Basic Management Skills – What Makes a Good Manager?
Basic management skills are necessary to run a small business. Some business owners believe that leading vs managing is most important. In reality, you need to be able to both lead and manage.
What makes a good manager? There are definite business management styles and skills to focus on; specifically for small business owners. If you’re the owner or manager of a small business, it’s important to understand what those basic management skills are and to try to incorporate them into your own behaviors. Why? Because some skills are more successful than others and because some styles will engage your employees, while others will dis-engage them.
Business management skills such as planning, decision making, problem solving, controlling and directing, and measuring and reporting are needed for the daily operation.
Using their small business plan, effective managers direct the business operation. Communications, benchmarking, tracking and measuring are tactics and strategies that they use to check their direction, to adjust the plan (if necessary), and to move the business forward. Good managers act to achieve the desired results; and they manage people and resources to get where they want to go.
Understanding what makes a good manager, means understanding what motivates employees. How do you build an environment and culture that encourages employees to participate? How do you increase employee productivity and employee satisfaction; simultaneously? How do you recruit the best talent, and then keep them? How do you train your staff to solve problems, make decisions, and involve others in the process? These are just some of the challenges, and responsibilities, of managing.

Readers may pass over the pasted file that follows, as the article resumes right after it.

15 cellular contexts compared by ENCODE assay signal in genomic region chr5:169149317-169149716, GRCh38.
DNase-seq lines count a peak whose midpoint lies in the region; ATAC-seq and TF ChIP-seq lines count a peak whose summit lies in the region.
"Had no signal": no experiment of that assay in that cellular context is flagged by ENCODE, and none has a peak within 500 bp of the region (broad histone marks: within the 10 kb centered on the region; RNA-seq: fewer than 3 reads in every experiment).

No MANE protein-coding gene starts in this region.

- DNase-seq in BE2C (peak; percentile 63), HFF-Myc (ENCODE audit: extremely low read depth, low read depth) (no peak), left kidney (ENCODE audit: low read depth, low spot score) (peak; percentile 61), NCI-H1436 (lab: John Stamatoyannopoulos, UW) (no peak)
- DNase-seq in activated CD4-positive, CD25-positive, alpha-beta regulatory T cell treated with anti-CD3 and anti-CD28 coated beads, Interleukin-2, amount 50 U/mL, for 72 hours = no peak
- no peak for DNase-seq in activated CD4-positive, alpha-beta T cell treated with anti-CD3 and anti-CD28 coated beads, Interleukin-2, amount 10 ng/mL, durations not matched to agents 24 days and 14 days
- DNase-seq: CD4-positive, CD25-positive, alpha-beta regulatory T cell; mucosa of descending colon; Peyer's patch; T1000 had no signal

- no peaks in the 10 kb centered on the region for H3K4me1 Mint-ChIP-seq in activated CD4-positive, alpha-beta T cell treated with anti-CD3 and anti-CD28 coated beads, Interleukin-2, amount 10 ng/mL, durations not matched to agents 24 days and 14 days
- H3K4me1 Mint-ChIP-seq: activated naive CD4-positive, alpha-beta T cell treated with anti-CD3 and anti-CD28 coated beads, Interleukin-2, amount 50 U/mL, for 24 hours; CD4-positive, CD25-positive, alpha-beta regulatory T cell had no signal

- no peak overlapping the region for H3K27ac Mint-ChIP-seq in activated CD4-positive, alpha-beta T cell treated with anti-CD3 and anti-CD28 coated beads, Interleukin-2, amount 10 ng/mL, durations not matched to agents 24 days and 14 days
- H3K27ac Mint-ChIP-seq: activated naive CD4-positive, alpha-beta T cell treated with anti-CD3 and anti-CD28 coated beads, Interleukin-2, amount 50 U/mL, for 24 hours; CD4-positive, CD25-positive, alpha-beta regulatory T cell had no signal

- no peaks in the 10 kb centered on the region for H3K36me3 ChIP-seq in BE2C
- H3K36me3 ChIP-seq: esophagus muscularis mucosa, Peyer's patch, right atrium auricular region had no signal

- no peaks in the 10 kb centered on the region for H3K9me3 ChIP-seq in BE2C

As a manager, you need to understand what the common business management styles are (autocratic, paternalistic, democratic, and passive are the most common styles). And you need to understand what your style is, and how that style affects business results.
Four Business Management Styles:
- Autocratic: The manager makes all the decisions; a “command and control” (militaristic) management style. Focus is on business; doesn’t want any personal ‘stuff’ to get in the way. The benefit is that decisions are made quickly. The cost is in high employee turn-over as employees find this style difficult, and stressful.
- Paternalistic: The manager makes all decisions (or most of them) but focuses on what’s best for employees. The benefit is that employees feel the business is taking care of them. The cost is that employees don’t take care of business – they are uninvolved and have little at risk.
- Democratic: The manager wants input from the whole ‘team’ and majority rules. Often good decisions are made and employees feel involved in the business (the benefit to this style) but the process is very slow and you can’t always make everyone happy.
- Passive: The manager abdicates responsibility to the employees; and calls it delegation. The benefit is that employees often step forward and learn in this environment. The cost is that the direction is scattered and there can be numerous false starts because there is no real manager.
Managers typically use more than one style, depending on the situation. If brainstorming creative new product ideas is today’s focus, then the manager may want to use a democratic or passive style. If a decision about keeping or firing an under-performing employee must be made, the manager may need to use an autocratic or paternalistic style (hopefully not a democratic or passive style).
In most small businesses, the business owner is also the manager and the leader. In your business, make sure that you have a good understanding of your own business management styles, skills and qualities and learn how to control them and use them as necessary.